Photography by Todd Korol
It’s been a tough year for the arts around the world. Artists had no place to hang their art. Galleries have locked the doors to ensure the safety of customers and employees.
In the small community of Sunnyside, northwest Calgary, more than 20 new works of art have been added to the community’s collection. Their collection is free to anyone who walks down the alleys – the canvases are the garage doors of the residences.
What began as a few homeowners painting murals on their garage doors has now grown into one of Canada’s greatest outdoor art walks, featuring murals of polar bears, Olympic cross-country skiers, magpies and more.
“It’s snowball now,” says homeowner Christie Page. “It has become a place where people from out of town come and see our art. It’s a place that you want to stop and visit. I think it made our neighborhoods safer and better for business. “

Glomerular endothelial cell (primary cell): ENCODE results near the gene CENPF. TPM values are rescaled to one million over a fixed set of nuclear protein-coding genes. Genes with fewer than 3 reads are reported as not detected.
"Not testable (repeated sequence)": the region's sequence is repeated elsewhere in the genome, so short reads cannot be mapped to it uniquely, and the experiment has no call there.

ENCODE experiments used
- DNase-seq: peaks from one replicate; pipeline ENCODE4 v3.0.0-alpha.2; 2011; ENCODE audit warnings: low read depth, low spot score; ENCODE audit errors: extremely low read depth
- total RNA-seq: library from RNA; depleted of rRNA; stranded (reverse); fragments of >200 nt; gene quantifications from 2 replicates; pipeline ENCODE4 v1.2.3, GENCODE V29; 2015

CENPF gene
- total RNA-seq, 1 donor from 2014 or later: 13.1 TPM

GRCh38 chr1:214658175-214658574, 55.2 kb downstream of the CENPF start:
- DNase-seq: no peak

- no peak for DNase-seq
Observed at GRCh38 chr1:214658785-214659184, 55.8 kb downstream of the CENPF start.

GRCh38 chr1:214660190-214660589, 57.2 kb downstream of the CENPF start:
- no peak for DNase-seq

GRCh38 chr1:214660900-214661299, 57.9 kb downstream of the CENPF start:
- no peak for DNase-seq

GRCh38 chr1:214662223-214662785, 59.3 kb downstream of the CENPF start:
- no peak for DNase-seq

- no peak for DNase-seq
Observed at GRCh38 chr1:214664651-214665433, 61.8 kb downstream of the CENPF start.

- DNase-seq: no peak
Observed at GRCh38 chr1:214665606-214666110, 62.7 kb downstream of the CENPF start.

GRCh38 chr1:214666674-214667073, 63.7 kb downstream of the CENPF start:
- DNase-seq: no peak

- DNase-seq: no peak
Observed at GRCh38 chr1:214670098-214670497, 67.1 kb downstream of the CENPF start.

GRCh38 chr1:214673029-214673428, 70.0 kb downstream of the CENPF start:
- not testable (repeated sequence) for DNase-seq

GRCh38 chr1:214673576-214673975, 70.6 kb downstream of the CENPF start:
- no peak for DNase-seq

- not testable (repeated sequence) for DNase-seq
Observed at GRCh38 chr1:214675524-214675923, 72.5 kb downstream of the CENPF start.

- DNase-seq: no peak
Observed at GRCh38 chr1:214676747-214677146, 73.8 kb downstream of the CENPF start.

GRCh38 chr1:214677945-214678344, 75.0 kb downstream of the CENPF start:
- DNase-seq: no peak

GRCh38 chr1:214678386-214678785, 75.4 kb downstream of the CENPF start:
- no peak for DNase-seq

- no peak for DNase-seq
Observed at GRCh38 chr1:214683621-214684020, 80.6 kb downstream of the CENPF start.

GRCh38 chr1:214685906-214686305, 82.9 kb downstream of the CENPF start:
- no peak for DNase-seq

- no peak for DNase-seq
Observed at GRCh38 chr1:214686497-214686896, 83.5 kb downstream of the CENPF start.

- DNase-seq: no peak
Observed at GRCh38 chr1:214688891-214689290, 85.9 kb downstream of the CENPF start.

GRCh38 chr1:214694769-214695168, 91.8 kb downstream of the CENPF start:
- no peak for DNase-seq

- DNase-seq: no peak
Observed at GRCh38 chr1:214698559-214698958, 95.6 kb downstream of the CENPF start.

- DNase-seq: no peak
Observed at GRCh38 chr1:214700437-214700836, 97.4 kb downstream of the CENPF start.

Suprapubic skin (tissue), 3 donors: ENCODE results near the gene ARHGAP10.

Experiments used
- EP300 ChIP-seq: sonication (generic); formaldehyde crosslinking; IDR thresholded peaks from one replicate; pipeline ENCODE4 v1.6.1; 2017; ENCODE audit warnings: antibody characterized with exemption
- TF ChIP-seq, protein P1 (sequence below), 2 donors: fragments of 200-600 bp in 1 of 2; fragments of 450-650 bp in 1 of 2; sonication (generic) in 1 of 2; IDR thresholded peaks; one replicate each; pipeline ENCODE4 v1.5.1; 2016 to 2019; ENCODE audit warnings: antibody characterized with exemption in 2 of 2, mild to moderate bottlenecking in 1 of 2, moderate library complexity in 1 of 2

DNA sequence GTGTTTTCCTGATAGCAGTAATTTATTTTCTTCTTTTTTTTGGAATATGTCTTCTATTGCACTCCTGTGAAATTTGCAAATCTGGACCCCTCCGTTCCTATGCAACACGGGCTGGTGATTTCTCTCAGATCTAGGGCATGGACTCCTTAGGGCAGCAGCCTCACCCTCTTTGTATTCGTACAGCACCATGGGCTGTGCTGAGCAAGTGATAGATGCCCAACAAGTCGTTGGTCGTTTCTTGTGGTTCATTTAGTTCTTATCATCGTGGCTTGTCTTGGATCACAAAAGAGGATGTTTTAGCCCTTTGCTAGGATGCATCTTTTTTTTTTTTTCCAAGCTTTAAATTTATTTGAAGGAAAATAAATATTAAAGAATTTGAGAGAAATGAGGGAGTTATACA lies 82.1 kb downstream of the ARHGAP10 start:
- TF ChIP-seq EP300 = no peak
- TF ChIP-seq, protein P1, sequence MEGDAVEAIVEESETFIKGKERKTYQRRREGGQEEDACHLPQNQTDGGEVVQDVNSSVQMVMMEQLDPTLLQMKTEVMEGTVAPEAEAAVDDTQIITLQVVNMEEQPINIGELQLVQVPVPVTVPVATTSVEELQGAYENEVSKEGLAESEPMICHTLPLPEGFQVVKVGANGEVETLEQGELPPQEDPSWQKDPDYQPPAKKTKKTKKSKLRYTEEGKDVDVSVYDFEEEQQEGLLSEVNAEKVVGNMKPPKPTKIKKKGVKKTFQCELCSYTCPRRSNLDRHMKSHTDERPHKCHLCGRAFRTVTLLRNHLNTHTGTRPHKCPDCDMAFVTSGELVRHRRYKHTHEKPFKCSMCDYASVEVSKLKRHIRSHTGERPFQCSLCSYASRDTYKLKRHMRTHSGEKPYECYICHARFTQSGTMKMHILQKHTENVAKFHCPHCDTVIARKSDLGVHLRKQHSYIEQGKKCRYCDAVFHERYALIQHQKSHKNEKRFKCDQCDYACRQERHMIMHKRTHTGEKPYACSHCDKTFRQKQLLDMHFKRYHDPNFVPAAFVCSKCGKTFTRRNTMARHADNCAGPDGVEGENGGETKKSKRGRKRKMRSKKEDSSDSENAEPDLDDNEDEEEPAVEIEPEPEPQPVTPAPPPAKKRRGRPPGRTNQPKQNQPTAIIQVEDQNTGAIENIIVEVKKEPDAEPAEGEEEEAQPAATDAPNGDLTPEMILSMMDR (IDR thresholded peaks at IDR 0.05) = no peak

Ms. Page created an Instagram page for the art walk. She also added it as a location on Google Maps.
Last summer, the community received a grant to have more garages painted, which helped the struggling city artists.
In these days of physical distancing, art fans can safely visit the neighborhood and see the outdoor exhibit, which has grown with sculptures, small outdoor art galleries, and painted fences.
“You can hire an artist or just get some paint and paint yourself. Draw a stick man or a flower, ”says Ms. Page.
“It all makes our neighborhood better.”
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